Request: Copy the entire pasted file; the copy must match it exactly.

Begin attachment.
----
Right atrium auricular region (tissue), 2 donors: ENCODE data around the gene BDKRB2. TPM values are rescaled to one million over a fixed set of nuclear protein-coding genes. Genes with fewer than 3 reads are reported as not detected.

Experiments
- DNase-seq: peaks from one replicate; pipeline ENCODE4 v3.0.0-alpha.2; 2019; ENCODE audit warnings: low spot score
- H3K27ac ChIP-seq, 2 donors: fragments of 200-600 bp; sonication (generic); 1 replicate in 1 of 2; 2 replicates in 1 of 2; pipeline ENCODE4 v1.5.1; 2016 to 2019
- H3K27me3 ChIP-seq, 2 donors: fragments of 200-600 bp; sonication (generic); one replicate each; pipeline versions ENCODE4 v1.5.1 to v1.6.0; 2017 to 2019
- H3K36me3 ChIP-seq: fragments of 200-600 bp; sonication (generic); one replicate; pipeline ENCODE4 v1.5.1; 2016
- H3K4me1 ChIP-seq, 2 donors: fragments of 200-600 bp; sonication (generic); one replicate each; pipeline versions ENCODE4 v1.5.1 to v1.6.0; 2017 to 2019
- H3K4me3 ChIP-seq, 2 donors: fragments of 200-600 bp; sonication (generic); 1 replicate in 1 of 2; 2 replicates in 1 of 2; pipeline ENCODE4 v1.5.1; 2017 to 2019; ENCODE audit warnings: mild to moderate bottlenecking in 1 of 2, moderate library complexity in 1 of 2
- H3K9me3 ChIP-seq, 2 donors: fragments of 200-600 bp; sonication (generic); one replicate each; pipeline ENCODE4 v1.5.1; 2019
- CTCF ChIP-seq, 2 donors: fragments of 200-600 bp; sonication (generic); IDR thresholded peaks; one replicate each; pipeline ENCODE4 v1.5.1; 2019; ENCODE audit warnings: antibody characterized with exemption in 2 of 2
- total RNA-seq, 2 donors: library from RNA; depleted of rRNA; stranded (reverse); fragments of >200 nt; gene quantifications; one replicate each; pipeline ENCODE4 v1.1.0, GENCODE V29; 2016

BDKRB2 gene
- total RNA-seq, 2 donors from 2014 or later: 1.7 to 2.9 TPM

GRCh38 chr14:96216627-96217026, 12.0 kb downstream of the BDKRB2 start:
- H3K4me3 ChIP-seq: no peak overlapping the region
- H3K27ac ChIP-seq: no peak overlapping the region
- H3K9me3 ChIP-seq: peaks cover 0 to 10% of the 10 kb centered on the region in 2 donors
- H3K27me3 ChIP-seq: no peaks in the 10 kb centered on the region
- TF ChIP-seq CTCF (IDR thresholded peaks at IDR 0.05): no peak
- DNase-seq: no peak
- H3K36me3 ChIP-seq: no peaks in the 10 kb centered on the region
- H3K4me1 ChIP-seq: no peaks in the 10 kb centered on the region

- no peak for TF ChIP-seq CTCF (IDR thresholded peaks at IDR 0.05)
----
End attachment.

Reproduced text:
Right atrium auricular region (tissue), 2 donors: ENCODE data around the gene BDKRB2. TPM values are rescaled to one million over a fixed set of nuclear protein-coding genes. Genes with fewer than 3 reads are reported as not detected.

Experiments
- DNase-seq: peaks from one replicate; pipeline ENCODE4 v3.0.0-alpha.2; 2019; ENCODE audit warnings: low spot score
- H3K27ac ChIP-seq, 2 donors: fragments of 200-600 bp; sonication (generic); 1 replicate in 1 of 2; 2 replicates in 1 of 2; pipeline ENCODE4 v1.5.1; 2016 to 2019
- H3K27me3 ChIP-seq, 2 donors: fragments of 200-600 bp; sonication (generic); one replicate each; pipeline versions ENCODE4 v1.5.1 to v1.6.0; 2017 to 2019
- H3K36me3 ChIP-seq: fragments of 200-600 bp; sonication (generic); one replicate; pipeline ENCODE4 v1.5.1; 2016
- H3K4me1 ChIP-seq, 2 donors: fragments of 200-600 bp; sonication (generic); one replicate each; pipeline versions ENCODE4 v1.5.1 to v1.6.0; 2017 to 2019
- H3K4me3 ChIP-seq, 2 donors: fragments of 200-600 bp; sonication (generic); 1 replicate in 1 of 2; 2 replicates in 1 of 2; pipeline ENCODE4 v1.5.1; 2017 to 2019; ENCODE audit warnings: mild to moderate bottlenecking in 1 of 2, moderate library complexity in 1 of 2
- H3K9me3 ChIP-seq, 2 donors: fragments of 200-600 bp; sonication (generic); one replicate each; pipeline ENCODE4 v1.5.1; 2019
- CTCF ChIP-seq, 2 donors: fragments of 200-600 bp; sonication (generic); IDR thresholded peaks; one replicate each; pipeline ENCODE4 v1.5.1; 2019; ENCODE audit warnings: antibody characterized with exemption in 2 of 2
- total RNA-seq, 2 donors: library from RNA; depleted of rRNA; stranded (reverse); fragments of >200 nt; gene quantifications; one replicate each; pipeline ENCODE4 v1.1.0, GENCODE V29; 2016

BDKRB2 gene
- total RNA-seq, 2 donors from 2014 or later: 1.7 to 2.9 TPM

GRCh38 chr14:96216627-96217026, 12.0 kb downstream of the BDKRB2 start:
- H3K4me3 ChIP-seq: no peak overlapping the region
- H3K27ac ChIP-seq: no peak overlapping the region
- H3K9me3 ChIP-seq: peaks cover 0 to 10% of the 10 kb centered on the region in 2 donors
- H3K27me3 ChIP-seq: no peaks in the 10 kb centered on the region
- TF ChIP-seq CTCF (IDR thresholded peaks at IDR 0.05): no peak
- DNase-seq: no peak
- H3K36me3 ChIP-seq: no peaks in the 10 kb centered on the region
- H3K4me1 ChIP-seq: no peaks in the 10 kb centered on the region

- no peak for TF ChIP-seq CTCF (IDR thresholded peaks at IDR 0.05)